Finland named happiest country in the world for sixth year in a row
Watch: Finland is the happiest place in the world, again
Want to live in the happiest country in the world? It might be time to move to Finland.
The Scandinavian nation has just been named the happiest country in the world by the World Happiness Report for the sixth year in a row, beating other countries such as Denmark, Iceland, and Israel to nab the top spot.
In fact, it seems as though there might be something in the water for the Scandi nations, as both Norway and Sweden join Finland in the top 10.
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Other countries included in the top 10 are the Netherlands, Switzerland, Luxembourg and New Zealand.
Lithuania is the only new country to be listed in the top 20, moving up more than 30 places since 2017.
War-torn Afghanistan and Lebanon are the two unhappiest countries due to lower than average life evaluations.
The happiest countries in the world for 2023
The UK comes in at 19 on the list, lower than the US placed at 15, Germany at 16, Ireland at 14, and Australia at 12.
France is just below the UK in terms of happiness, however, as it stands at number 21.
The happiness of the countries was measured using several factors, including: GDP per capita, social support, healthy life expectancy, freedom, generosity, and low corruption.
“Average happiness and our country rankings, for emotions as well as life evaluations, have been remarkably stable during the three COVID-19 years,” study author John Helliwell said.
“Changes in rankings that have taken place have been continuations of longer-term trends, such as the increases seen in the rankings of the three Baltic countries. Even during these difficult years, positive emotions have remained twice as prevalent as negative ones, and feelings of positive social support twice as strong as those of loneliness.”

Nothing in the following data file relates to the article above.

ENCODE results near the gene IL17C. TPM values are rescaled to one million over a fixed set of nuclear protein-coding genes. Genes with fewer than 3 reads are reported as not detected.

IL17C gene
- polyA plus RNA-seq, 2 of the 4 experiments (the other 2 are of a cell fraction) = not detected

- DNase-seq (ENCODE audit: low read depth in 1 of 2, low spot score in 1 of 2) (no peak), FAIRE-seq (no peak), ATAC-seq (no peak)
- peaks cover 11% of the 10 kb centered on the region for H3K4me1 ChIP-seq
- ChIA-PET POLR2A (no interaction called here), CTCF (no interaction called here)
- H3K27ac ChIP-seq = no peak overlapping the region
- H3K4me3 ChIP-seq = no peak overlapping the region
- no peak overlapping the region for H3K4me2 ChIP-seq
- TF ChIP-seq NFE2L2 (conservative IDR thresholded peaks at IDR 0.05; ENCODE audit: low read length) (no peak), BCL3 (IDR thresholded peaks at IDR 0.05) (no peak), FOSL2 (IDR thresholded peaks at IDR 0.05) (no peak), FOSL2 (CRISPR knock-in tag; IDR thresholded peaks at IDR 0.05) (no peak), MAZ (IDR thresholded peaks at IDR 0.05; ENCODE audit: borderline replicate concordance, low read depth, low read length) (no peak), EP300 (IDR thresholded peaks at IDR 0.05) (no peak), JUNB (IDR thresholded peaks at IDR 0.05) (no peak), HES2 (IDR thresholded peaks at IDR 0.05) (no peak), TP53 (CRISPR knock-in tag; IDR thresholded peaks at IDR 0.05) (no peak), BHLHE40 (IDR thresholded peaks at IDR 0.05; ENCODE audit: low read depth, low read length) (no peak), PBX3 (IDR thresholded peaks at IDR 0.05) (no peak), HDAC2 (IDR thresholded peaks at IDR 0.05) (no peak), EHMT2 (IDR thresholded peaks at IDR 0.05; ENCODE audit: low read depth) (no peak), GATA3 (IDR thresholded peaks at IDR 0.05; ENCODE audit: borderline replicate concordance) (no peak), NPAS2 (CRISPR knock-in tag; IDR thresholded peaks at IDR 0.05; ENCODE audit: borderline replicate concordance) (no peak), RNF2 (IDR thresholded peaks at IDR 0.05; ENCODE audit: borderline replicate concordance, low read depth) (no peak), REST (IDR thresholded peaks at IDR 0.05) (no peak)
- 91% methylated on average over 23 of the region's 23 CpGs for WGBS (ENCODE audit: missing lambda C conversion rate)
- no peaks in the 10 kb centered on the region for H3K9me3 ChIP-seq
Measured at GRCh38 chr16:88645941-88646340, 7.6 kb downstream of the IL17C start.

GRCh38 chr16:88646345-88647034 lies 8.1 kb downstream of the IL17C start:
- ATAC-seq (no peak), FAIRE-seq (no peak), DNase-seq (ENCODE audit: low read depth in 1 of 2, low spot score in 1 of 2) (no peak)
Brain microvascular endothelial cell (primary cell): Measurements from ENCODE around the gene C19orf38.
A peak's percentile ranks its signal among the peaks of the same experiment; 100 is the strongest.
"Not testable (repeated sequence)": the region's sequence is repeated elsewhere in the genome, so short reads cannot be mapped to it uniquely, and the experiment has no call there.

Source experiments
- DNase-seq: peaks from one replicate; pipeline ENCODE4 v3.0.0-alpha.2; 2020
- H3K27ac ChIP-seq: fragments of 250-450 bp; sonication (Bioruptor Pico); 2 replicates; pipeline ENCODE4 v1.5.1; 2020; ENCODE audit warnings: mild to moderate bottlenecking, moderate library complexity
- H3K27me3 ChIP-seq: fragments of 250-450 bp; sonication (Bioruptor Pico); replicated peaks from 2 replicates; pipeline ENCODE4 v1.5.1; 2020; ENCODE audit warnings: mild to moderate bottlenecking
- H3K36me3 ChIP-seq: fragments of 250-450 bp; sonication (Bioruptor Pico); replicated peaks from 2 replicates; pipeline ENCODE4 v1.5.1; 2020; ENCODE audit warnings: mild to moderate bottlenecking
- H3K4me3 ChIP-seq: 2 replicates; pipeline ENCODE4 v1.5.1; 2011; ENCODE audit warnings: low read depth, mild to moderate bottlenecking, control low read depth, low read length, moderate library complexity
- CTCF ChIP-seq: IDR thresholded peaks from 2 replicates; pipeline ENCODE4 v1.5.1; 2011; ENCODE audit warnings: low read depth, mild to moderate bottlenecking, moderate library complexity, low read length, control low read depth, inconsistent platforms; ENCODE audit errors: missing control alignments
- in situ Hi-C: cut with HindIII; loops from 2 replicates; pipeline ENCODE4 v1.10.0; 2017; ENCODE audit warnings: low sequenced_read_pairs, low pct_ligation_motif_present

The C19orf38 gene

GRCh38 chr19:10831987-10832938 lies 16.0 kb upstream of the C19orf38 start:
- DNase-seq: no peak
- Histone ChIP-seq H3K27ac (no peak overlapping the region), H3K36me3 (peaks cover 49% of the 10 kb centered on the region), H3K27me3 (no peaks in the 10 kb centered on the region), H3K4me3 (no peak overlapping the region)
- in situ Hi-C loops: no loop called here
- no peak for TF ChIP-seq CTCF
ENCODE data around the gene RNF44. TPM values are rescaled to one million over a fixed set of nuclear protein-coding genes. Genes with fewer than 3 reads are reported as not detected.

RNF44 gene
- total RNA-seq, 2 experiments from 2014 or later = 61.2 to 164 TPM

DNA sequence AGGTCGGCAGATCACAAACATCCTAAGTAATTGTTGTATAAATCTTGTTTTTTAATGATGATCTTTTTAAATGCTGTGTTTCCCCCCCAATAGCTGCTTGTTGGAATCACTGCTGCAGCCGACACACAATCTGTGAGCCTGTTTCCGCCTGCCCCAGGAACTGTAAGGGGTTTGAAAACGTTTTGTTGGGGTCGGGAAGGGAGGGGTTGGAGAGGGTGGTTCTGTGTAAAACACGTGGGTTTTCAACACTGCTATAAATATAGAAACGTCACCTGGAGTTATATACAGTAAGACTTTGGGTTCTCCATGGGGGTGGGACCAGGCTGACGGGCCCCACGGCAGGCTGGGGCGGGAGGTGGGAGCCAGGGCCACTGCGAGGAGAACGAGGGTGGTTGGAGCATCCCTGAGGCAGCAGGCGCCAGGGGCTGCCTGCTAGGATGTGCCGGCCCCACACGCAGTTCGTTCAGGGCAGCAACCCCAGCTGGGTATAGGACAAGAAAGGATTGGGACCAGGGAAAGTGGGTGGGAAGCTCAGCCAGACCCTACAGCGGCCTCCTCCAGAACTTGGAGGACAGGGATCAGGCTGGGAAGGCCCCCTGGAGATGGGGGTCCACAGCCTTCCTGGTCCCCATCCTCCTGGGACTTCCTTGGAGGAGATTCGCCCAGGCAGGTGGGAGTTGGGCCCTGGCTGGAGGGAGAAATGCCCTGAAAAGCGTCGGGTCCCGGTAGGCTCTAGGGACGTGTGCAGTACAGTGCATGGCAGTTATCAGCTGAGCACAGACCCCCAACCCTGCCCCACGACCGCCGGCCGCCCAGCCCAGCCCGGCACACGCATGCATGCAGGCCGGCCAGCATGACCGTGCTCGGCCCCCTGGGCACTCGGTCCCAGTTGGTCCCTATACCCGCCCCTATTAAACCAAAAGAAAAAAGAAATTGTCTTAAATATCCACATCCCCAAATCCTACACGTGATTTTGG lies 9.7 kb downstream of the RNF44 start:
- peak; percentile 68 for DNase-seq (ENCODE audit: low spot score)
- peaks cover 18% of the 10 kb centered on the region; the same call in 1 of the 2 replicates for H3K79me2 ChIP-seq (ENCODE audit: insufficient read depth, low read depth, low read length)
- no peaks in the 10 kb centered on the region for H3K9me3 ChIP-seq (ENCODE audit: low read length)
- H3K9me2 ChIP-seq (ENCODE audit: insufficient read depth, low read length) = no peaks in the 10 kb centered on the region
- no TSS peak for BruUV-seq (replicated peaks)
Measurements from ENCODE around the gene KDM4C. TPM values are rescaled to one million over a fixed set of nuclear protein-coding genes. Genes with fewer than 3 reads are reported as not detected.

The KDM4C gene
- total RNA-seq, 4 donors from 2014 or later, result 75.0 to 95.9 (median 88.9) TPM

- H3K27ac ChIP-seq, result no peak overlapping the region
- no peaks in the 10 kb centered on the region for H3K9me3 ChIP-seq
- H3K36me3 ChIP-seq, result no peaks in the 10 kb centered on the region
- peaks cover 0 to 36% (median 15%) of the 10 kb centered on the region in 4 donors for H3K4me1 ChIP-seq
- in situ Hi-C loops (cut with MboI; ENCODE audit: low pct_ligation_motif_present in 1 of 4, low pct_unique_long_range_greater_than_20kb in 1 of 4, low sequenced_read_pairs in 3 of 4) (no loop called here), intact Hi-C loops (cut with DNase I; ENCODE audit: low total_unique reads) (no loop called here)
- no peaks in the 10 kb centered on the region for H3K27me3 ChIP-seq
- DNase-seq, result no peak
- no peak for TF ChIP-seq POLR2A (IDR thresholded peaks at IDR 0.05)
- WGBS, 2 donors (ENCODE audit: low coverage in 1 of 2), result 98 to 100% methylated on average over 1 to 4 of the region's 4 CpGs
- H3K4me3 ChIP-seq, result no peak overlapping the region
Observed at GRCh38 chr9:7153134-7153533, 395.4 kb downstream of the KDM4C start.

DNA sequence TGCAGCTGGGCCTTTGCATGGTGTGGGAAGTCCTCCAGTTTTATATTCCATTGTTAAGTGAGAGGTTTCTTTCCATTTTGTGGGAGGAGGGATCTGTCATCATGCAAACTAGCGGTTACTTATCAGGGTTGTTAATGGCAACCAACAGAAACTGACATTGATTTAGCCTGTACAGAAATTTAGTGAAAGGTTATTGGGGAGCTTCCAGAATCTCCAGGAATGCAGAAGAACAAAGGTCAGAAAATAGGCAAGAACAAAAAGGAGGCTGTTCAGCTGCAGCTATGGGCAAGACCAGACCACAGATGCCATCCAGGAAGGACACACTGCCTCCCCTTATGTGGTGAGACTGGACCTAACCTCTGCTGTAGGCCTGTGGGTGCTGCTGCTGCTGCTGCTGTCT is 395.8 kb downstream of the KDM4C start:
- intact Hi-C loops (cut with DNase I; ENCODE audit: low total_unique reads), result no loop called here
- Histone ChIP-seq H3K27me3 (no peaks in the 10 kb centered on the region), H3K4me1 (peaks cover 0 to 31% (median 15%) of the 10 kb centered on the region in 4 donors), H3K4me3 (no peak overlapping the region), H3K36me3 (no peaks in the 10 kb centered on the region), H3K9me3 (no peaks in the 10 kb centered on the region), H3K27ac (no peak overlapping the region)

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Fellow study author Lara Aknin noted that levels of everyday kindness remained above pre-pandemic levels.
The unhappiest countries in the world for 2023
Democratic Republic of the Congo
“For a second year, we see that various forms of everyday kindness, such as helping a stranger, donating to charity, and volunteering, are above pre-pandemic levels,” she added. “Acts of kindness have been shown to both lead to and stem from greater happiness.”
One country whose happiness has taken a hit in the past year is Ukraine which, at place 92 on the list, continues to be invaded by Russia.
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“The devastating impact of the war is evident to all, and so we also find that well-being in Ukraine has taken a real hit,” study author Jan-Emmanuel De Neve said. “But what is surprising, however, is that well-being in Ukraine fell by less than it did in 2014 when Russia annexed Crimea, and this is thanks in part to the extraordinary rise in fellow feeling across Ukraine as picked up in data on helping strangers and donations – the Russian invasion has forged Ukraine into a nation.”